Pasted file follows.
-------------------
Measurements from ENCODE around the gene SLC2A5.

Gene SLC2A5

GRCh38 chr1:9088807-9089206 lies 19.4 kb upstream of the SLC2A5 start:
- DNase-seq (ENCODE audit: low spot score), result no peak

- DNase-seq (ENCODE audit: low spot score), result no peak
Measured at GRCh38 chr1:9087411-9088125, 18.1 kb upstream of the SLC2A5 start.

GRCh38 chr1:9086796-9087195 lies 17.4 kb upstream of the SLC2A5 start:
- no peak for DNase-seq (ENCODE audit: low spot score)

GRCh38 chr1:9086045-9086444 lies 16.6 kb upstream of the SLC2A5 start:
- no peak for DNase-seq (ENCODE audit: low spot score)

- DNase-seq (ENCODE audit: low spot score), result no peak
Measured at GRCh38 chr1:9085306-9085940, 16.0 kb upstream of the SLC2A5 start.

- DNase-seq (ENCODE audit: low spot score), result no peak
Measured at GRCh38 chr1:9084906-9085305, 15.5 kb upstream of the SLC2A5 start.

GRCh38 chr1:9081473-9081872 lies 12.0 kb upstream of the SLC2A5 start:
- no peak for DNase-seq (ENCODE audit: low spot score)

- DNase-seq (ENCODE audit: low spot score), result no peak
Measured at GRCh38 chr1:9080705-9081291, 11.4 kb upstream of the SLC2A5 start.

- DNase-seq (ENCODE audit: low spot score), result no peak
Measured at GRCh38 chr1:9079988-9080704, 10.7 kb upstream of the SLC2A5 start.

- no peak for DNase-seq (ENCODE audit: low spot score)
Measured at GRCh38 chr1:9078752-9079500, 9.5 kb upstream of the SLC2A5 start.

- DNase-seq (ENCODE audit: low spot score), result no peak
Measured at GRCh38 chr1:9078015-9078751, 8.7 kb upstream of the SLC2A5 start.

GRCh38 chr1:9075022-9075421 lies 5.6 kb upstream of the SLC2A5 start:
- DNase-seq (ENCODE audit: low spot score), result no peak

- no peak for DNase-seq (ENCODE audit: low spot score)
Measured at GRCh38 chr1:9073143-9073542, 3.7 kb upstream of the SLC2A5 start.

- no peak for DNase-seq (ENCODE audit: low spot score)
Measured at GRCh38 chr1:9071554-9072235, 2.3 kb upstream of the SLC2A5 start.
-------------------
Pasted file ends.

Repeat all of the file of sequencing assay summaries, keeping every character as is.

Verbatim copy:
Measurements from ENCODE around the gene SLC2A5.

Gene SLC2A5

GRCh38 chr1:9088807-9089206 lies 19.4 kb upstream of the SLC2A5 start:
- DNase-seq (ENCODE audit: low spot score), result no peak

- DNase-seq (ENCODE audit: low spot score), result no peak
Measured at GRCh38 chr1:9087411-9088125, 18.1 kb upstream of the SLC2A5 start.

GRCh38 chr1:9086796-9087195 lies 17.4 kb upstream of the SLC2A5 start:
- no peak for DNase-seq (ENCODE audit: low spot score)

GRCh38 chr1:9086045-9086444 lies 16.6 kb upstream of the SLC2A5 start:
- no peak for DNase-seq (ENCODE audit: low spot score)

- DNase-seq (ENCODE audit: low spot score), result no peak
Measured at GRCh38 chr1:9085306-9085940, 16.0 kb upstream of the SLC2A5 start.

- DNase-seq (ENCODE audit: low spot score), result no peak
Measured at GRCh38 chr1:9084906-9085305, 15.5 kb upstream of the SLC2A5 start.

GRCh38 chr1:9081473-9081872 lies 12.0 kb upstream of the SLC2A5 start:
- no peak for DNase-seq (ENCODE audit: low spot score)

- DNase-seq (ENCODE audit: low spot score), result no peak
Measured at GRCh38 chr1:9080705-9081291, 11.4 kb upstream of the SLC2A5 start.

- DNase-seq (ENCODE audit: low spot score), result no peak
Measured at GRCh38 chr1:9079988-9080704, 10.7 kb upstream of the SLC2A5 start.

- no peak for DNase-seq (ENCODE audit: low spot score)
Measured at GRCh38 chr1:9078752-9079500, 9.5 kb upstream of the SLC2A5 start.

- DNase-seq (ENCODE audit: low spot score), result no peak
Measured at GRCh38 chr1:9078015-9078751, 8.7 kb upstream of the SLC2A5 start.

GRCh38 chr1:9075022-9075421 lies 5.6 kb upstream of the SLC2A5 start:
- DNase-seq (ENCODE audit: low spot score), result no peak

- no peak for DNase-seq (ENCODE audit: low spot score)
Measured at GRCh38 chr1:9073143-9073542, 3.7 kb upstream of the SLC2A5 start.

- no peak for DNase-seq (ENCODE audit: low spot score)
Measured at GRCh38 chr1:9071554-9072235, 2.3 kb upstream of the SLC2A5 start.